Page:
Silicosis appeal on hold as settlement with workers beckons
The settlement is estimated at R5bn and will be paid into a trust for about 100,000 former mine workers with the crippling lung disease
In a clear sign that a multibillion-rand settlement between gold mining companies and lawyers representing tens of thousands of former mine workers with the lung sickness silicosis is near, both sides have asked for and have been granted a postponement of an appeal at the Supreme Court of Appeal.
The settlement, estimated in some quarters to be in the region of R5bn, will be paid into a trust that will be used to locate about 100,000 former mine workers with the crippling lung disease caused by inhaling silica dust in gold mines. The trust will assess their health and make payments to them.
Parties involved in the silicosis class action said in a letter to the Supreme Court of Appeal that they requested an indefinite postponement of the appeal brought by the mining companies against a court ruling that the matter could be classified as a class action.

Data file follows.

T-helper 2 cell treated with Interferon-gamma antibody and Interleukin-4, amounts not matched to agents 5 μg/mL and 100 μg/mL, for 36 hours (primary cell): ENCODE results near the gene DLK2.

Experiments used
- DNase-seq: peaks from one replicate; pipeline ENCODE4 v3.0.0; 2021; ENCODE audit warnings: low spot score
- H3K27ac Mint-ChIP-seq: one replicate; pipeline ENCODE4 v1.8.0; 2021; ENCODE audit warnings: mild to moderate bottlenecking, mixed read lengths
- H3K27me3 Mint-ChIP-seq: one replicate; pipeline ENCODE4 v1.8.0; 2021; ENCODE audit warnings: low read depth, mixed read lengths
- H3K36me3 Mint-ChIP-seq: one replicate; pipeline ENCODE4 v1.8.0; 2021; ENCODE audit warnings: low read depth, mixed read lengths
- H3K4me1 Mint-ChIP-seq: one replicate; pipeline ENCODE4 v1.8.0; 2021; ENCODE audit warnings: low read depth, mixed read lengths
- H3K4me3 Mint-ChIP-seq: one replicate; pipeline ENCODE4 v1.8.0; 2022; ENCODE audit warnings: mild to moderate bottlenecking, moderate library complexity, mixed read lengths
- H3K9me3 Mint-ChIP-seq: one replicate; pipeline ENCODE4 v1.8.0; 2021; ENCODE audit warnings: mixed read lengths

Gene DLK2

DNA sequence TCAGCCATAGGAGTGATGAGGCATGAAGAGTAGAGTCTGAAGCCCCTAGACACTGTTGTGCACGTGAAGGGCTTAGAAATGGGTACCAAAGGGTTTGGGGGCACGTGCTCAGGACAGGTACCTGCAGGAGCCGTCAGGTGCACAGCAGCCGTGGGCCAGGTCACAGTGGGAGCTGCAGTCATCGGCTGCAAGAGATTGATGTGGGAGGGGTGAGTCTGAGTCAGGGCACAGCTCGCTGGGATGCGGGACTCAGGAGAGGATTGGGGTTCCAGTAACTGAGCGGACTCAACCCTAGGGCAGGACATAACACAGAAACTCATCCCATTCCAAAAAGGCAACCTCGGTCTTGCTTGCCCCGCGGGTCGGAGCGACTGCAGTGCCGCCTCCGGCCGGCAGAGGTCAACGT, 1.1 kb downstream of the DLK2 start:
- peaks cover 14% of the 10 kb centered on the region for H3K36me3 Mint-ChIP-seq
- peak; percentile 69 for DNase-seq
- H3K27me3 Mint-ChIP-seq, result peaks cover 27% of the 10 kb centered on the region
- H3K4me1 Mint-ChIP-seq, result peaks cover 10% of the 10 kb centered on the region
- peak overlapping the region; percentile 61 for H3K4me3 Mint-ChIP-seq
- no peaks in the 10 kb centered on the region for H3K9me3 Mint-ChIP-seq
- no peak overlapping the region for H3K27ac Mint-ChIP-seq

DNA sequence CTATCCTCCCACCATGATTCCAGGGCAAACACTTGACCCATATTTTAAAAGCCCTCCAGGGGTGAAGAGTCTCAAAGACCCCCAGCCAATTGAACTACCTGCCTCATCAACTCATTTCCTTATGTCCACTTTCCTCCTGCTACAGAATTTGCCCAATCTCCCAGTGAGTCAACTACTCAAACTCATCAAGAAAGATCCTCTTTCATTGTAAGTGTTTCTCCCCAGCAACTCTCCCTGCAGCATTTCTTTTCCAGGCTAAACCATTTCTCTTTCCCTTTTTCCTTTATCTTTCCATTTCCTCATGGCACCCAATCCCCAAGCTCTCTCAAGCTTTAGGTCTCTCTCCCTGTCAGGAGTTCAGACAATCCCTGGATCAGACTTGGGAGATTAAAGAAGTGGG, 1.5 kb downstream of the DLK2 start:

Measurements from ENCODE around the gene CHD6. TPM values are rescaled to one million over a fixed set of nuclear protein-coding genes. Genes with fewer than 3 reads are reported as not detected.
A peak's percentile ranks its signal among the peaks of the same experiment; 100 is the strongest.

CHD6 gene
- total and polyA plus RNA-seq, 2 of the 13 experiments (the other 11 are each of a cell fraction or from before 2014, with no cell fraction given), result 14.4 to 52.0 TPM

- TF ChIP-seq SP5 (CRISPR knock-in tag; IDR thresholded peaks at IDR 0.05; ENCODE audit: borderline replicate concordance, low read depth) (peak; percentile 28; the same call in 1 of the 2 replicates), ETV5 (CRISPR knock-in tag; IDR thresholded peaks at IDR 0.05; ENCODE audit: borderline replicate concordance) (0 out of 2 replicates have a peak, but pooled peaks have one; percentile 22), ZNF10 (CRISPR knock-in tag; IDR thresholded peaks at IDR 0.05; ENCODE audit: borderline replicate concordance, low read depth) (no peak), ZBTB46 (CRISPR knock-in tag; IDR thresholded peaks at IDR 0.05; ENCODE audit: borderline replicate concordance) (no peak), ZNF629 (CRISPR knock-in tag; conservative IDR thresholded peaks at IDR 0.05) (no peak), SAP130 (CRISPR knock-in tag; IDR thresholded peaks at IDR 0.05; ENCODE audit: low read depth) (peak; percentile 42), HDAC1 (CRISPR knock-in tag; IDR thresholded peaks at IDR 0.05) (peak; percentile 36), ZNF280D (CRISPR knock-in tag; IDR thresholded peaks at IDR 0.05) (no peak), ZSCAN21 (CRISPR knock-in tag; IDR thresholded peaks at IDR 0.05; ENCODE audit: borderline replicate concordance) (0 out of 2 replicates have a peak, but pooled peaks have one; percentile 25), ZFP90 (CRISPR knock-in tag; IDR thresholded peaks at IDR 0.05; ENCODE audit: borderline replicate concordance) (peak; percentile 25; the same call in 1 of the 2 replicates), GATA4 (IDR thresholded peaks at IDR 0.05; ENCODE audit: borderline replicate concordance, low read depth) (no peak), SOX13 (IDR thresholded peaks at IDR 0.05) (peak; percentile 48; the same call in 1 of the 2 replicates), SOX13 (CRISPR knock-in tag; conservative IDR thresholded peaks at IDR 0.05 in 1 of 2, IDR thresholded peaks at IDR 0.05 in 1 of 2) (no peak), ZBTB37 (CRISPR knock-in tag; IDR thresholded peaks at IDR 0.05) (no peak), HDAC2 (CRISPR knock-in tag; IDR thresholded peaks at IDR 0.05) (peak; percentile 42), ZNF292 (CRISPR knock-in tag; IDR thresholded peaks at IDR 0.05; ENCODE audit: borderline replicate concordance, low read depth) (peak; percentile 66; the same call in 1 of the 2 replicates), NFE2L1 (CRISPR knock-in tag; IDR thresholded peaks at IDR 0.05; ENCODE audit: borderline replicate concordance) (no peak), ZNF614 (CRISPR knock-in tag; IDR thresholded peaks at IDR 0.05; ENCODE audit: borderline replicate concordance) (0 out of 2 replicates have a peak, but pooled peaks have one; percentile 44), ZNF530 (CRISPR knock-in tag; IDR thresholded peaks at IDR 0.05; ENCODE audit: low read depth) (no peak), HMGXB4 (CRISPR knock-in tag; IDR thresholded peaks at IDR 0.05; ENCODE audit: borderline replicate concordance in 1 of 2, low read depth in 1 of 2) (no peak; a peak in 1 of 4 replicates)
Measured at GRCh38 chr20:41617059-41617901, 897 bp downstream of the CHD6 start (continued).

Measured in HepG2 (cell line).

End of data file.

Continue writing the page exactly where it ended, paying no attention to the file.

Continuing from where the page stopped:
The parties said in a letter dated December 15 2017 that all the appellants and all the respondents had requested the postponement because "most of the parties are engaged in good faith settlement negotiations which have reached an advanced stage".
"All of the parties consider it to be in their best interests and in the interest of judicial economy and the efficient administration of justice that the hearing of the appeal be postponed."
Some of the parties involved in the action point out that continuing the process in court and conducting an appeal could drag the matter out for years.
The mining companies have formed the Occupational Lung Disease Working Group made up of African Rainbow Minerals, Anglo American SA, AngloGold Ashanti, Gold Fields, Harmony and Sibanye Stillwater.
Those six firms said last year they had made provision for a settlement payment and the total came to about R5bn.
The class action stems from the start of a court process launched in 2012 for past and current workers afflicted by silicosis and occupational tuberculosis. The action was brought by human rights lawyer Richard Spoor, who successfully pursued Gencor for payouts to workers afflicted with asbestosis, Abrahams Kiewietz Inc and the Legal Resources Centre.
Spoor and Graham Briggs, former CEO of Harmony Gold who heads the lung disease working group, told Parliament in December the talks were "well advanced" and should be concluded early in 2018.